A very mediocre piece of work indeed. The phonetic system for rendering Thai words in English used (i.e. the form of romanization) is poorly conceived as is the very brief and badly written introduction. The selection of a good deal of the vocabulary presented has not been thought through clearly and there are instances of including complicated or odd usages in place of more common everyday terms. There are also a number of errors with respect to meaning.

One particularly 'bizarre' (a term, I would argue, that is particularly apt in this context) feature of the dictionary is that the 'Thai-English' section is alphabetically ordered according to the peculiar form of romanization used (I should add here that there is no single standard, or generally accepted, form of romanization to render Thai in - something akin to - English). In other words a person using this section of dictionary really needs to know, or work out, a rough approximation of how a given Thai term might be rendered in the particular form of romanization used in this work to find the meaning of the (Thai) word. Not only is this 'approach' pedagogically unsound, it is also unnecessarily complicated and confusing (you may have noted I have struggled in trying to frame this problem or difficulty in a simple fashion). This is the only 'English:Thai - Thai:English' dictionary I've ever come across - in almost 40 years exposure to the language - that uses such a strange approach. Generally, if you have a 'Thai-English' section of a dictionary Thai script is used (vocabulary items are listed according to the Thai alphabetical order) - thereby helping native Thai speakers with their English, or giving a non-native speaker the opportunity for a Thai to help them with their pronunciation and use of the correct tone.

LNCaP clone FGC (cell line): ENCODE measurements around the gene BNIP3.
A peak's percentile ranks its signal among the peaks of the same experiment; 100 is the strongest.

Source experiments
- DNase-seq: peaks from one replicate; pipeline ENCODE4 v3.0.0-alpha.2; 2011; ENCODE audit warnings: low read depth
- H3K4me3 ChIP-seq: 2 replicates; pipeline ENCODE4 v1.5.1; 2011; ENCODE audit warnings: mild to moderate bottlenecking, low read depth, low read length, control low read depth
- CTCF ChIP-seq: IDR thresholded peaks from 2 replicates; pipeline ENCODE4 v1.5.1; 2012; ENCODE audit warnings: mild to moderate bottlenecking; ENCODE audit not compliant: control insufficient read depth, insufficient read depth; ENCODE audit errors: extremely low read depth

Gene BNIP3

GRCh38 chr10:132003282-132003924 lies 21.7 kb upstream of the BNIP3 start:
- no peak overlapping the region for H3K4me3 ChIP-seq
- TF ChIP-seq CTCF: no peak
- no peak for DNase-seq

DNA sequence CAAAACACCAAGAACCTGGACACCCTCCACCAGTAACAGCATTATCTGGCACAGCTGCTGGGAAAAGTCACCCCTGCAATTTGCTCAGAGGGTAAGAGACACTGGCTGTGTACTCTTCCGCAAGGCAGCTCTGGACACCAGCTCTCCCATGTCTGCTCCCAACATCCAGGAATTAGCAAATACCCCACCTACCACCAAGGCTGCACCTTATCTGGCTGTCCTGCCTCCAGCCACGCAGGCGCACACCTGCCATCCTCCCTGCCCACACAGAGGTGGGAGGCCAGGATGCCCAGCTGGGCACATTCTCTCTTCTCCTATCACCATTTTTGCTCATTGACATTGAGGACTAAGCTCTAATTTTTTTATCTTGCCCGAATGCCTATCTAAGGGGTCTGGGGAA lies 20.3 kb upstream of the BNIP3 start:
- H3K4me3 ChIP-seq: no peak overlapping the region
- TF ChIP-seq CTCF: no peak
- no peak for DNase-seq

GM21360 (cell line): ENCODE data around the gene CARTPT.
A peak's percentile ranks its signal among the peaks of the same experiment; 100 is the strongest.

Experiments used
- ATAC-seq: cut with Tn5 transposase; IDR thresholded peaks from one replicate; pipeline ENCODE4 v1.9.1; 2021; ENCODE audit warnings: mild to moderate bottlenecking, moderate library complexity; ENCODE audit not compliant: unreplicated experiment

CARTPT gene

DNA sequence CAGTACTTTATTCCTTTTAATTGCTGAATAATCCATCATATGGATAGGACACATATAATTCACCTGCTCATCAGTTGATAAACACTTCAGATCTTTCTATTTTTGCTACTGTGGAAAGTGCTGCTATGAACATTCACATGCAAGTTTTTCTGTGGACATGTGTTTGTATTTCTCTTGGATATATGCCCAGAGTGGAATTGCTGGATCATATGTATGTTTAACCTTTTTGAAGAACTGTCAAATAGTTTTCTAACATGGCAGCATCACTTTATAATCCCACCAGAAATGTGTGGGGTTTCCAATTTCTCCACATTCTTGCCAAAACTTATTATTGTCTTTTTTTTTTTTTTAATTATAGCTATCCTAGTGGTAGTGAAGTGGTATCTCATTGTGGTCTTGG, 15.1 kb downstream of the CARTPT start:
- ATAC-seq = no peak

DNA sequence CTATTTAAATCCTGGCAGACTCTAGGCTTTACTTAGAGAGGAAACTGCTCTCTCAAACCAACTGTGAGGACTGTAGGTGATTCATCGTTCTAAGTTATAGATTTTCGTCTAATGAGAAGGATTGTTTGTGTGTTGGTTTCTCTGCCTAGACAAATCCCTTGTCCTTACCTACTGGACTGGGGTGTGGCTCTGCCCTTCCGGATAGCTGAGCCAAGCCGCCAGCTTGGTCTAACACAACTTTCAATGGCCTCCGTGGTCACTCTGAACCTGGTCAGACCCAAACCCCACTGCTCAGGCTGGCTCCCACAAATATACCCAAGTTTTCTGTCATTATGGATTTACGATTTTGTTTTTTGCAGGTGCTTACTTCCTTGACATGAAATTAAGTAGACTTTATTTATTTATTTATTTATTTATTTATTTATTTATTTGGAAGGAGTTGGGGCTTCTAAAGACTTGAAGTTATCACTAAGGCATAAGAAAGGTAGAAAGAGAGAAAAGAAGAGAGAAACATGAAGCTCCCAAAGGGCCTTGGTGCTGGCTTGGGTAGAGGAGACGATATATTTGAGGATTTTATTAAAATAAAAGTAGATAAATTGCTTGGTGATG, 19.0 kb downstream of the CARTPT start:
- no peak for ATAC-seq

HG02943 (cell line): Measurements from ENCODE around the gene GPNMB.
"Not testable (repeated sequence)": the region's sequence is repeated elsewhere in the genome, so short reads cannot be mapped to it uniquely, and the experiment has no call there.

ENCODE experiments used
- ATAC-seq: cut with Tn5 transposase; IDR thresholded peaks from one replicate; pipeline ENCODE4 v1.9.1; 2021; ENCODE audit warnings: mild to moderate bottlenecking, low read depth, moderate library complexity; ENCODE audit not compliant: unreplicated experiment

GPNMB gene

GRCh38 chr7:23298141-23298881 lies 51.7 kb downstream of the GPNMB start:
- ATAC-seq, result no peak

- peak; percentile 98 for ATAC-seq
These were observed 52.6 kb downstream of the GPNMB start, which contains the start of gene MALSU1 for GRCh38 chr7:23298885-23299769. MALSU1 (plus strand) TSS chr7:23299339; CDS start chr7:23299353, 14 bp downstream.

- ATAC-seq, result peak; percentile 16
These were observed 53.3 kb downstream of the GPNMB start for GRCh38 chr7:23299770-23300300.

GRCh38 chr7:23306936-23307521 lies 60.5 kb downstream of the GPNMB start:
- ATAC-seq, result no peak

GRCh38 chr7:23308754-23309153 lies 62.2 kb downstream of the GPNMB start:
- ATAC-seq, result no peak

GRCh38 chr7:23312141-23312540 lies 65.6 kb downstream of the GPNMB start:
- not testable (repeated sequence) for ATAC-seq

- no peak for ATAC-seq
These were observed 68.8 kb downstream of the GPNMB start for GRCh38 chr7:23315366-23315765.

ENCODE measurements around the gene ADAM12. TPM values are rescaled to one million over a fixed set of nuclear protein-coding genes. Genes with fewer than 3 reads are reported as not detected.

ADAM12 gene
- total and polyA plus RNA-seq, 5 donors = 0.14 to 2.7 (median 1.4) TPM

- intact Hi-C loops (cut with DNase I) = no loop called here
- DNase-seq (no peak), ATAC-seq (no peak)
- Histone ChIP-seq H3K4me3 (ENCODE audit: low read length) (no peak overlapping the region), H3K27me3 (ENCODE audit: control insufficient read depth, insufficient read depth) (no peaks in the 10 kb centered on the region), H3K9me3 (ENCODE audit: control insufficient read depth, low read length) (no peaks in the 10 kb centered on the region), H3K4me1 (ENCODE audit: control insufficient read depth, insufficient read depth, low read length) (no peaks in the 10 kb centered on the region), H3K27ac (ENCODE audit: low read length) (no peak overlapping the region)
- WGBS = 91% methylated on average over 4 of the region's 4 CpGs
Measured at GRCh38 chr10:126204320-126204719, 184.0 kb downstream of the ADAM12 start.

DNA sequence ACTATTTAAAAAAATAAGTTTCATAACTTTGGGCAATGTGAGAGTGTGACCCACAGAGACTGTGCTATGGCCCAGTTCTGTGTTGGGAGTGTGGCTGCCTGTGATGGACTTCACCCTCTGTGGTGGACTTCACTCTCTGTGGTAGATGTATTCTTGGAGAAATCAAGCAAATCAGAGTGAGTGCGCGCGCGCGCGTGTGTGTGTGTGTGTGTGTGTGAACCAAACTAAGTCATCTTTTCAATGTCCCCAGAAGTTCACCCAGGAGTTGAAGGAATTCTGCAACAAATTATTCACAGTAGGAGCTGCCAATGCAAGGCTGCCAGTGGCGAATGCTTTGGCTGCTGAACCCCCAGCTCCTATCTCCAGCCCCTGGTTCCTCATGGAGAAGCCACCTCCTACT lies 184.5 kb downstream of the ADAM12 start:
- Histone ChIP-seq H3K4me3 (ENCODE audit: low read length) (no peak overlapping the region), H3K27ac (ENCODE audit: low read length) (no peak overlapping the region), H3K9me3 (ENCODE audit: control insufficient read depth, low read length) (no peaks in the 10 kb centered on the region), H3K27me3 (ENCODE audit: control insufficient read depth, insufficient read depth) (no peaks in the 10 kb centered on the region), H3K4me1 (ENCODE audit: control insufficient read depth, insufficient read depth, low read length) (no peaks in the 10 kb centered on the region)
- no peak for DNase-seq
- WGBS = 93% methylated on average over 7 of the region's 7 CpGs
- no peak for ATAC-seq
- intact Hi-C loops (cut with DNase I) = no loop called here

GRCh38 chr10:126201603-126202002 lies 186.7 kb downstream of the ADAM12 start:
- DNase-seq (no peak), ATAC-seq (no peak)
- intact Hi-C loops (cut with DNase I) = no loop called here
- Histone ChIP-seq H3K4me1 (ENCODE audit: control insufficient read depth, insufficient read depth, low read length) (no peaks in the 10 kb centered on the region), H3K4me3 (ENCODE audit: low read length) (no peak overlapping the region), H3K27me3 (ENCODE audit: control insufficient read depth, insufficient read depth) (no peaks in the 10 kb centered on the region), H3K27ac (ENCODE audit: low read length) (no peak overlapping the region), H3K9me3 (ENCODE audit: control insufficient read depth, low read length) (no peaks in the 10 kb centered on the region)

My advice, in short, is: steer well clear of this one - a complete waste of money.